Andrew Napolitano: Indiana's RFRA Is Constitutionally Unsound

Indiana is free to look the other way in the face of discrimination based on sexual orientation but not to encourage it or to make it lawful.



The Indiana Religious Freedom Restoration Act (RFRA) of 2015 is constitutionally infirm and legally troublesome, argues Andrew Napolitano.

Since 1997, most states have added sexual orientation to the litany of prohibited bases for discrimination in public accommodations and housing. Indiana has not done so. Yet its RFRA, signed into law last week, provides a "my religion made me do it" defense to allegations of discrimination based on sexual orientation.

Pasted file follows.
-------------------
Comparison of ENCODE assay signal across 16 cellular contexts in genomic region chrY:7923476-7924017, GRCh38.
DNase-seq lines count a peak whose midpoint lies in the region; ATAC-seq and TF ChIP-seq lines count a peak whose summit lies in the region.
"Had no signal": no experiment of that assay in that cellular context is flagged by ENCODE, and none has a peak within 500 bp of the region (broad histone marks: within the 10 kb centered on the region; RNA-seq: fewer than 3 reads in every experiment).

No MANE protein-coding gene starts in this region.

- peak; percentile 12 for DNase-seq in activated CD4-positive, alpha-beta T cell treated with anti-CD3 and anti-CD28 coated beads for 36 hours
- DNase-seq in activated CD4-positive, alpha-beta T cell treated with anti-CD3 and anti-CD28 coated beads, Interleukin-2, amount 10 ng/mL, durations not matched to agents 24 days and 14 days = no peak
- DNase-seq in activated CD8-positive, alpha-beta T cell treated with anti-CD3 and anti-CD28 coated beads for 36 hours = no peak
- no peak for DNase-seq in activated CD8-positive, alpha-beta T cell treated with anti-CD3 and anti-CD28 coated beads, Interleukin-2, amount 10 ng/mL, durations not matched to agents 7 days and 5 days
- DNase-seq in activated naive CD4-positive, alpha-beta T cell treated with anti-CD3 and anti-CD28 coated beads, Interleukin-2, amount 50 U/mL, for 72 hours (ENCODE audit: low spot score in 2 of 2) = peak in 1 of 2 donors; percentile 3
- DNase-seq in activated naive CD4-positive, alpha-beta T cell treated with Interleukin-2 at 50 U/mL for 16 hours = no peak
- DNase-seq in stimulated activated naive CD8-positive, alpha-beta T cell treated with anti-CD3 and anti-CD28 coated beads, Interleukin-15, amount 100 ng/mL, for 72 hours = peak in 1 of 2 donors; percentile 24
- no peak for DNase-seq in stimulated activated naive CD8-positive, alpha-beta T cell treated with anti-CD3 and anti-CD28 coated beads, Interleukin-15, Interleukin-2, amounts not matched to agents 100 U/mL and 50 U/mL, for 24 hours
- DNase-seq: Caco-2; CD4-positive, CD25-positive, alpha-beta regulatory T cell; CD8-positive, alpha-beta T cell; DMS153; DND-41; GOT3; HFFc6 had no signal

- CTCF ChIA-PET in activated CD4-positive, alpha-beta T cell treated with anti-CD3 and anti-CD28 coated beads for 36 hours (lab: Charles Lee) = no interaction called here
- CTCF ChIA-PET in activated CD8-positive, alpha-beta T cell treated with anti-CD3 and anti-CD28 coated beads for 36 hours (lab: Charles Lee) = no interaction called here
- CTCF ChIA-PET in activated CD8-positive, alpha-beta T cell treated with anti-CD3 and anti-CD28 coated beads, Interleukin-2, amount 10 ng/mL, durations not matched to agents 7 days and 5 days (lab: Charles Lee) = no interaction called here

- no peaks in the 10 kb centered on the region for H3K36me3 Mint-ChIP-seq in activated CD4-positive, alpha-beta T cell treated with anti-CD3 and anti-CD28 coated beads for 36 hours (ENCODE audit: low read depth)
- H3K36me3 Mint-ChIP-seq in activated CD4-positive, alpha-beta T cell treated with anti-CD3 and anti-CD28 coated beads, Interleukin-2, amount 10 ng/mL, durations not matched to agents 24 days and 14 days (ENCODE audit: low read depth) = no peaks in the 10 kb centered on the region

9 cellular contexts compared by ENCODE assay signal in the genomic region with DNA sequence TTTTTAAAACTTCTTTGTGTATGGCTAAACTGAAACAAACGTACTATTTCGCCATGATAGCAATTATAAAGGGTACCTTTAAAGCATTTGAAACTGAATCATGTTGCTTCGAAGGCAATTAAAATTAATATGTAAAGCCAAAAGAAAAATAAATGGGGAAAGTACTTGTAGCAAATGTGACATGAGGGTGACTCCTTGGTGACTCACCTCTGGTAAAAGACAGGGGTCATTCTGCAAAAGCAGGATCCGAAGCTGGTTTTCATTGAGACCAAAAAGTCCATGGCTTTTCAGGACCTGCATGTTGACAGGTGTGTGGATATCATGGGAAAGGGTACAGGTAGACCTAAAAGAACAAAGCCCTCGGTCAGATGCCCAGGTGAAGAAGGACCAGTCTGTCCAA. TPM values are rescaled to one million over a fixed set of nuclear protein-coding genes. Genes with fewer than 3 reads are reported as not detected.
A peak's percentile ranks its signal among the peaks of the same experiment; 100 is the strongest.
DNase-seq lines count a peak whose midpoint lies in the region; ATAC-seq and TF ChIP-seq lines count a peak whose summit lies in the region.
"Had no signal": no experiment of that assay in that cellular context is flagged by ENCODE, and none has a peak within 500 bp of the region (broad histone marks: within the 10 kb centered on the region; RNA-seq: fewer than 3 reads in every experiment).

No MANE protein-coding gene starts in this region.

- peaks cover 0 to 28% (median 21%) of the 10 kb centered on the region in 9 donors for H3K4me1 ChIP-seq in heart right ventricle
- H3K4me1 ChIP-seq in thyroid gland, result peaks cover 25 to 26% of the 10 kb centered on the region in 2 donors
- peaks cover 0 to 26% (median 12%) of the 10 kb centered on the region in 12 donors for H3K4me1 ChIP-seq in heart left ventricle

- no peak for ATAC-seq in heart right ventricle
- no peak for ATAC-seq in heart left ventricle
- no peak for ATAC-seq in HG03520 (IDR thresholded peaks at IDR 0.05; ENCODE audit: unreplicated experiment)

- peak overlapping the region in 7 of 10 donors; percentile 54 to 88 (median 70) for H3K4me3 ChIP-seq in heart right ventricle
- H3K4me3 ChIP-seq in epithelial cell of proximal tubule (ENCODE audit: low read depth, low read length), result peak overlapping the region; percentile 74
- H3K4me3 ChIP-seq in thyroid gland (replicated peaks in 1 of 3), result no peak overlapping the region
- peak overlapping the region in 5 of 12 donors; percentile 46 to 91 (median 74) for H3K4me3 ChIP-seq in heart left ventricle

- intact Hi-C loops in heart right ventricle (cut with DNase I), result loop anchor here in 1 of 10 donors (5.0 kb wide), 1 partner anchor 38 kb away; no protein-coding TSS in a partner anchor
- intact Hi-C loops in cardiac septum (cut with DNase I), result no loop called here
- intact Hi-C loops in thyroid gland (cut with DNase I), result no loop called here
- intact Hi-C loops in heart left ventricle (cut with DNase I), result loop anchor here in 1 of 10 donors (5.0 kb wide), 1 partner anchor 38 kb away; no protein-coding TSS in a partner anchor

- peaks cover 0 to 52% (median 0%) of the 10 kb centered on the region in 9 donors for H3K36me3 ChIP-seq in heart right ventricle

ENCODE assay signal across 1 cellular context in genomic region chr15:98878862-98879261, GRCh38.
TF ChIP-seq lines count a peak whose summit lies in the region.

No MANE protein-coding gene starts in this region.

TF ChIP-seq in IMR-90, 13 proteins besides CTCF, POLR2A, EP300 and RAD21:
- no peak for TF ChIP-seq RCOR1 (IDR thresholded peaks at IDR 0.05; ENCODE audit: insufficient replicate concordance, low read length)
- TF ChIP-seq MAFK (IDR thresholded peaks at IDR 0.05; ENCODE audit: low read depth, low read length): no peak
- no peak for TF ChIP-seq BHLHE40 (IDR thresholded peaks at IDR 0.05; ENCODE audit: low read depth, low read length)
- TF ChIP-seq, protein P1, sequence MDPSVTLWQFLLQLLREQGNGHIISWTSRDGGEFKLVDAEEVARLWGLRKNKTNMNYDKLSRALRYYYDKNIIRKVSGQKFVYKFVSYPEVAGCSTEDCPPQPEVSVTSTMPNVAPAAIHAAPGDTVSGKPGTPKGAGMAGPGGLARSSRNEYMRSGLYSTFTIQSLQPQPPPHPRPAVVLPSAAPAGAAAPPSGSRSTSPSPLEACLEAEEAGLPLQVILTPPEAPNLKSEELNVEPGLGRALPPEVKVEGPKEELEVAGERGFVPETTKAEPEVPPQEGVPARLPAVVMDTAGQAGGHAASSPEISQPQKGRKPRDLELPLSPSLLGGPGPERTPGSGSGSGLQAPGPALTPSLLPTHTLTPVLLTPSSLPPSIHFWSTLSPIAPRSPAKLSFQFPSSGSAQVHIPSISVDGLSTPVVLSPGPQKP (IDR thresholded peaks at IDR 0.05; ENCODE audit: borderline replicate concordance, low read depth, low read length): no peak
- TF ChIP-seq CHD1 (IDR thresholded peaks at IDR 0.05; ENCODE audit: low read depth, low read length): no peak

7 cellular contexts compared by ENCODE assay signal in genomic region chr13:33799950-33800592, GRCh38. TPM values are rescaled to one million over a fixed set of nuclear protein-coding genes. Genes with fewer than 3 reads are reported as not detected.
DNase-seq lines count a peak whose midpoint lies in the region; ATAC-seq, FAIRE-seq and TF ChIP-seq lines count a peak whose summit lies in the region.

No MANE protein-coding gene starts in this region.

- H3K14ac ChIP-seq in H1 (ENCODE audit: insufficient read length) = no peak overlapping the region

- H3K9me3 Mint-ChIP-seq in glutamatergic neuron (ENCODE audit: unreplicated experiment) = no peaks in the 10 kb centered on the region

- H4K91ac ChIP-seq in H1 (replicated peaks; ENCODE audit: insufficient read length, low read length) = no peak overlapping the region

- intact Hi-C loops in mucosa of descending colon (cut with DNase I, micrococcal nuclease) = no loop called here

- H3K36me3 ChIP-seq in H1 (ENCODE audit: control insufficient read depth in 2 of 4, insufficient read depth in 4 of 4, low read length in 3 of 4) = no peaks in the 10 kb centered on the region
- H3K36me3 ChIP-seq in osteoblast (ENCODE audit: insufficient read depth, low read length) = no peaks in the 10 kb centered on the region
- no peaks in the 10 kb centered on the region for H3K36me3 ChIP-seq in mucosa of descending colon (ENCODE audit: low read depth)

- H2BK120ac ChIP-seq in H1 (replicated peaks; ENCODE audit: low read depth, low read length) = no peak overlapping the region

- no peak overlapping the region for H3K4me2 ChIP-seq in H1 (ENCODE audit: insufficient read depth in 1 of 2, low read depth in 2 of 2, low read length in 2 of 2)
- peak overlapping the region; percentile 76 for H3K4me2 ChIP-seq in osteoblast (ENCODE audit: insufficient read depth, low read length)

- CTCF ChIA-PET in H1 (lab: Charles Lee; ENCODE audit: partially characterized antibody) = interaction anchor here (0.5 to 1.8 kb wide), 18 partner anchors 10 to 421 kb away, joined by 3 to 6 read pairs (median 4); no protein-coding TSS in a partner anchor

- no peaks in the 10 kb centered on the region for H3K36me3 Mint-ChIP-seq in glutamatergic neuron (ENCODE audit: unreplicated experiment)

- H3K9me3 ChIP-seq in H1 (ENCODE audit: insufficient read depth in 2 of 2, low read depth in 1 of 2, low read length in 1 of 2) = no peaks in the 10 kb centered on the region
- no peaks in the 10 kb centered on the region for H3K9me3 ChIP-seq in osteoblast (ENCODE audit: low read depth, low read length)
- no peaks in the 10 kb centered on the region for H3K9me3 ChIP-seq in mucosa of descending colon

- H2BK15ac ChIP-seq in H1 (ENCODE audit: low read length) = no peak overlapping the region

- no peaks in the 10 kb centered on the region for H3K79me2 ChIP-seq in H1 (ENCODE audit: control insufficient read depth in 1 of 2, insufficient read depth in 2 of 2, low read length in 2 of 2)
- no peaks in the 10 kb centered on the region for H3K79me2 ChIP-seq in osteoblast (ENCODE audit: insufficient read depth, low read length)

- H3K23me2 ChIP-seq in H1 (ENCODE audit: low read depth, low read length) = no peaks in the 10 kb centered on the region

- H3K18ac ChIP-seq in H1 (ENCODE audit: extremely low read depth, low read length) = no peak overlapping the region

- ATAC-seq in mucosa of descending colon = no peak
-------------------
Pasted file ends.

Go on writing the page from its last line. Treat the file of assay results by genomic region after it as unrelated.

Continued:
There's a belief and fear that the statute is an affirmative attempt to provide a lawful basis for such discrimination. Such an attempt would surely run afoul of prevoius Supreme Court rulings, notes Napolitano. And its judicial enforcement would require judges to determine the centrality and sincerity of a person's claimed religious practices to the core teachings of his religion—a practice prohibited by the Free Exercise Clause.